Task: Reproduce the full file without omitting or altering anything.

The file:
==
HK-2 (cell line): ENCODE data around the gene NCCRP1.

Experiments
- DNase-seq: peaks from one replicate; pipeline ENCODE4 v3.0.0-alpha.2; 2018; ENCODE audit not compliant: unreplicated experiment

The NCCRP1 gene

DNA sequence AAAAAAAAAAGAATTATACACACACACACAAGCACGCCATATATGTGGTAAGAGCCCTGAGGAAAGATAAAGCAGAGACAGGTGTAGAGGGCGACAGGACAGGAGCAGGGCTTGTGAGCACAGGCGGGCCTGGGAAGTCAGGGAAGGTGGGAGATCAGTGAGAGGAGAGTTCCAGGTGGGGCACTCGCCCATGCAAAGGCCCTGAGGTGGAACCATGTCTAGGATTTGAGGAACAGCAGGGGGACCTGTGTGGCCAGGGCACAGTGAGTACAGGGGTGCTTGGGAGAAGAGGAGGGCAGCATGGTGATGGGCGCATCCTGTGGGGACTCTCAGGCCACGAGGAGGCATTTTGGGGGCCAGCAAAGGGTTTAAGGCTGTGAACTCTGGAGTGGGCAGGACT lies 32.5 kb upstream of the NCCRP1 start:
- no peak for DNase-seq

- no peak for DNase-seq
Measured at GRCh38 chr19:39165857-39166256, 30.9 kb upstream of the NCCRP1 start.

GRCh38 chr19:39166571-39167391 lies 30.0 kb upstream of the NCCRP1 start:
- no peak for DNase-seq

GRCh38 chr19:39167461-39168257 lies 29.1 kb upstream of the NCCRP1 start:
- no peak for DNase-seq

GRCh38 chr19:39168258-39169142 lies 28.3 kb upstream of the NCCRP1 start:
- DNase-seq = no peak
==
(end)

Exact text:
HK-2 (cell line): ENCODE data around the gene NCCRP1.

Experiments
- DNase-seq: peaks from one replicate; pipeline ENCODE4 v3.0.0-alpha.2; 2018; ENCODE audit not compliant: unreplicated experiment

The NCCRP1 gene

DNA sequence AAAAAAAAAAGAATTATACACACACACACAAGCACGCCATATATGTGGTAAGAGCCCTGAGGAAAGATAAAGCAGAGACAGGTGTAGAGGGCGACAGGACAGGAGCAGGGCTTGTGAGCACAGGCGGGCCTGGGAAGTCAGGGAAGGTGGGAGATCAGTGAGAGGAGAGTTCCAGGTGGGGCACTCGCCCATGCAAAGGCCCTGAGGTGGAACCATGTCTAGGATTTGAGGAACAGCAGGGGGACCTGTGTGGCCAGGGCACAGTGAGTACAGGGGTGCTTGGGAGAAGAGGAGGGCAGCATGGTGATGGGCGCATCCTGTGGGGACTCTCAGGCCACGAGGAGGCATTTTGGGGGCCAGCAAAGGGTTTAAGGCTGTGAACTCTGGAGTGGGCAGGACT lies 32.5 kb upstream of the NCCRP1 start:
- no peak for DNase-seq

- no peak for DNase-seq
Measured at GRCh38 chr19:39165857-39166256, 30.9 kb upstream of the NCCRP1 start.

GRCh38 chr19:39166571-39167391 lies 30.0 kb upstream of the NCCRP1 start:
- no peak for DNase-seq

GRCh38 chr19:39167461-39168257 lies 29.1 kb upstream of the NCCRP1 start:
- no peak for DNase-seq

GRCh38 chr19:39168258-39169142 lies 28.3 kb upstream of the NCCRP1 start:
- DNase-seq = no peak